Finance Director Geddings said the county audit is complicated and difficult for the public to understand. He said, in the short video clip below, that he is able to understand it because of his education and experience.

Geddings said that the Fund Balance currently contains $9.3 million, that is continues to grow as revenue continues to exceed actual spending, that $250,000 was put into the Fund Balance this past year, and that $4 million of that $9.3 million has been set aside to pay for right of way for Mars Hill Road widening.

The county gets reimbursed by the state for the ROW expenses, though the schedule of payment is under the state’s control.

Rule Of Thumb

Administrative Officer Benko, who previously served as county finance director, said the general rule of thumb is that a county should have a fund balance that is between 20 and 25 percent of its general fund budget.

The General Fund Budget approved last night was $22.6 million, and 25 percent of that is $5.7 million.

The remainder of the $36.6 million budget consists of special revenue funds, SPLOST spending, capital projects and the Enterprise Fund.

The Enterprise Fund, the largest of these additional funds at $7.9 million, supports the Utility Department.

The Utility Department requested and received a 3 percent increase in fees for water and sewer use. No mention was made last night of that increase or of the increase in other fees in the budget.

Rezone Negotiations

The rezone request by property owners LCN Oconee and Frank Halpin was complicated by the need for two variances.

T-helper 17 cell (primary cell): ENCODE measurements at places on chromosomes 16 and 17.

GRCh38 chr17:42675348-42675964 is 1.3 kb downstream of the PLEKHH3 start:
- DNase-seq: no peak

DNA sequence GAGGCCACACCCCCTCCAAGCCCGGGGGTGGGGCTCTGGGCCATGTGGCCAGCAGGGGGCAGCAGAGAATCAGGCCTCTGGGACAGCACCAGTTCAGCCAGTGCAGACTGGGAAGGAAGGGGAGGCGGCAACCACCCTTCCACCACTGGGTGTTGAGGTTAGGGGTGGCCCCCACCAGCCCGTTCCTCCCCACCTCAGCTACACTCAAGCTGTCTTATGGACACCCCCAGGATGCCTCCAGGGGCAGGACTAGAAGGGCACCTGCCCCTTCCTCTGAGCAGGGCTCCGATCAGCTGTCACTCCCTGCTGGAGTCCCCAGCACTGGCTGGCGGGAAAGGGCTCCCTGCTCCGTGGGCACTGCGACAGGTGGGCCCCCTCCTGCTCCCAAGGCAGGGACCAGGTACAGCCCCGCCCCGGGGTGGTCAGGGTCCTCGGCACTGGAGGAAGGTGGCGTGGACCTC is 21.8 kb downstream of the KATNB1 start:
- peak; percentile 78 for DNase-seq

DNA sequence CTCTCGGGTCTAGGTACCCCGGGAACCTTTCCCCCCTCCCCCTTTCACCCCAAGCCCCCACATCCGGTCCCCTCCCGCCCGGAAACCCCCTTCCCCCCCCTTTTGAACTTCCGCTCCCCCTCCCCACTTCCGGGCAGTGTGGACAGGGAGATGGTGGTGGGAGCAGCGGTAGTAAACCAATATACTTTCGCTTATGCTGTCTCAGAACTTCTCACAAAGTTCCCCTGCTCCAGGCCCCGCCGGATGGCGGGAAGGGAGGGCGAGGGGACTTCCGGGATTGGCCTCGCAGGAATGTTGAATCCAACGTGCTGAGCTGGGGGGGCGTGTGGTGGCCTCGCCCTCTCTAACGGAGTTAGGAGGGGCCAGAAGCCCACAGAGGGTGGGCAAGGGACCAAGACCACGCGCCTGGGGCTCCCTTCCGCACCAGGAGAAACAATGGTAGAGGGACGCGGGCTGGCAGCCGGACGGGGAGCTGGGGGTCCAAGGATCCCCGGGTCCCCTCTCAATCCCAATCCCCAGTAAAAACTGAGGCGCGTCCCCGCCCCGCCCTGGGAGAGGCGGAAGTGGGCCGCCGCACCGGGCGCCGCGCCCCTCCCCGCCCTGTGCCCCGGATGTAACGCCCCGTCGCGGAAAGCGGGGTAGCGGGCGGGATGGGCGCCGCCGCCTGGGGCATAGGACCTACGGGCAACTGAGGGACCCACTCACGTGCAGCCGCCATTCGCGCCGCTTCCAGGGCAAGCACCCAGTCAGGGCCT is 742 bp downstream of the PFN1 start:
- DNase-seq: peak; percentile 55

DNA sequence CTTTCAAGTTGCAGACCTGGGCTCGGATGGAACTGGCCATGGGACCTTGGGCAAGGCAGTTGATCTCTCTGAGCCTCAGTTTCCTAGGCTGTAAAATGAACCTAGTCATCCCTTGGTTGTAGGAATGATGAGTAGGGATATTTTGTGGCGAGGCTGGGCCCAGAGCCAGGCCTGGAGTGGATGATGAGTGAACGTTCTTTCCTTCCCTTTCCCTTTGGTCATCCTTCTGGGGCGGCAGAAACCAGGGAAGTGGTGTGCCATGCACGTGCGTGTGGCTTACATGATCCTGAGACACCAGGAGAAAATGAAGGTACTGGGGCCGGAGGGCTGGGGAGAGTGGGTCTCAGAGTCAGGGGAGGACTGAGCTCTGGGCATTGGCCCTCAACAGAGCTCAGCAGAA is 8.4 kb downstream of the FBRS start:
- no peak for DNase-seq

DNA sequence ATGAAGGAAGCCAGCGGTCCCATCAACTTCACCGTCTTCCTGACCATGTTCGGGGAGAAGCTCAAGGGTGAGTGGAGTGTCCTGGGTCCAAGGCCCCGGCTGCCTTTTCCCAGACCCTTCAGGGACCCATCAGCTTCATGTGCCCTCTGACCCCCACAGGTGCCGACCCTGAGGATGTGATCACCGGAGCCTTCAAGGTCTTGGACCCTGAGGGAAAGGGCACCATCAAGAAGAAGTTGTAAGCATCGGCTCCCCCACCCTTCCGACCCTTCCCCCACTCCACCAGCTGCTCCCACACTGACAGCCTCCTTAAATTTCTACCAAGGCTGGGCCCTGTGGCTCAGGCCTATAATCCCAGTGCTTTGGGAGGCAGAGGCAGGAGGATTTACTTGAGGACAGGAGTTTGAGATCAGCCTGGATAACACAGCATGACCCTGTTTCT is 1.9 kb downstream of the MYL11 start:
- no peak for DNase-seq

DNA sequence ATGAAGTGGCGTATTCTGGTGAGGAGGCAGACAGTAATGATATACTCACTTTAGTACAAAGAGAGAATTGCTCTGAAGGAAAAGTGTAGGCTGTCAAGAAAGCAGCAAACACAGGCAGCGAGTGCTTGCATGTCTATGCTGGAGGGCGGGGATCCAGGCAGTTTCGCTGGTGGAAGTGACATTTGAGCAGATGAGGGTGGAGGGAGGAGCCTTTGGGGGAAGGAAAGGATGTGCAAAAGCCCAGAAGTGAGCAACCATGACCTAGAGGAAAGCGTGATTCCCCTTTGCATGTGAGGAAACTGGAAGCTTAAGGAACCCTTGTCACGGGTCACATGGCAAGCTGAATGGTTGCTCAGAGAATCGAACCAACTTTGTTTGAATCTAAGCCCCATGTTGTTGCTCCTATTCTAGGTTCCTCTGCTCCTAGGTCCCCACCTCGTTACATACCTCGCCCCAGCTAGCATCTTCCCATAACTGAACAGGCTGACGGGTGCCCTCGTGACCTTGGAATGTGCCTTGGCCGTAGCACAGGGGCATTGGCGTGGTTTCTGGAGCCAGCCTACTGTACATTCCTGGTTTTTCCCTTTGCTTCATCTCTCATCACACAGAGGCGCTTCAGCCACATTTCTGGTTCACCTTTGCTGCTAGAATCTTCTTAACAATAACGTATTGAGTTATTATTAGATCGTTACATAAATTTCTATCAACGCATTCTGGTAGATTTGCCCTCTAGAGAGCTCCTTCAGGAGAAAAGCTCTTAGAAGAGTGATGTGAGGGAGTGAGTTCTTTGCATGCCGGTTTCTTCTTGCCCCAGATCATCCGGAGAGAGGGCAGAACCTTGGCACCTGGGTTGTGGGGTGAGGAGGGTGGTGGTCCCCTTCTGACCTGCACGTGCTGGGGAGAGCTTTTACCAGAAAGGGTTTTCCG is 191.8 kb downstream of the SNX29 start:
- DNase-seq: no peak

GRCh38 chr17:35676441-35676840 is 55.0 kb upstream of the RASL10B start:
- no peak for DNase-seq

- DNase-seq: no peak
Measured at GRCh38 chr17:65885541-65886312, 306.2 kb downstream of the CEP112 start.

The property is in the island of land surrounded by SR 316, SR Loop 10 and the Oconee Connector and will be accessed by a stub of Virgil Langford Road that is only partially paved at present.

Jon Williams of Williams and Associates Land Planners, representing the property owners, did not want to have to build Virgil Langford Road at the standard set by the county and did not want to build the circular cul-de-sac at the end of the roadway as was recommended by the county planning staff.

The back-and-forth discussion and negotiation took nearly an hour and a half.

In the end, the rezone was approved, with the county getting the quality of road surface it requested and a modified, P-shaped cul-de-sac rather than a full circle.


The video of the discussion between Chairman Luke and Finance Director Geddings and others about the cost of living adjustment for retirees is now on the Oconee County Observations Vimeo site. The direct link is here.

The video of the full response of Geddings to my question about the Fund Balance account is here.


Anonymous said...

"Finance Director Geddings said the county audit is complicated and difficult for the public to understand. He said, in the short video clip below, that he is able to understand it because of his education and experience."

Hey Wes, Mr. Smary Guy, we're a fairly intelligent here in Oconee, so your comment is offensive and ridiculous. And after hearing you speak often at meetings, you're often less than impressive.

If the audit is so complicated, how about presenting it in a so-called easy to understand format, for all of us who don't have your education and experience.

Anonymous said...

Just what we need: a bland, nondescript storage building. We are Gwinnett County-lite.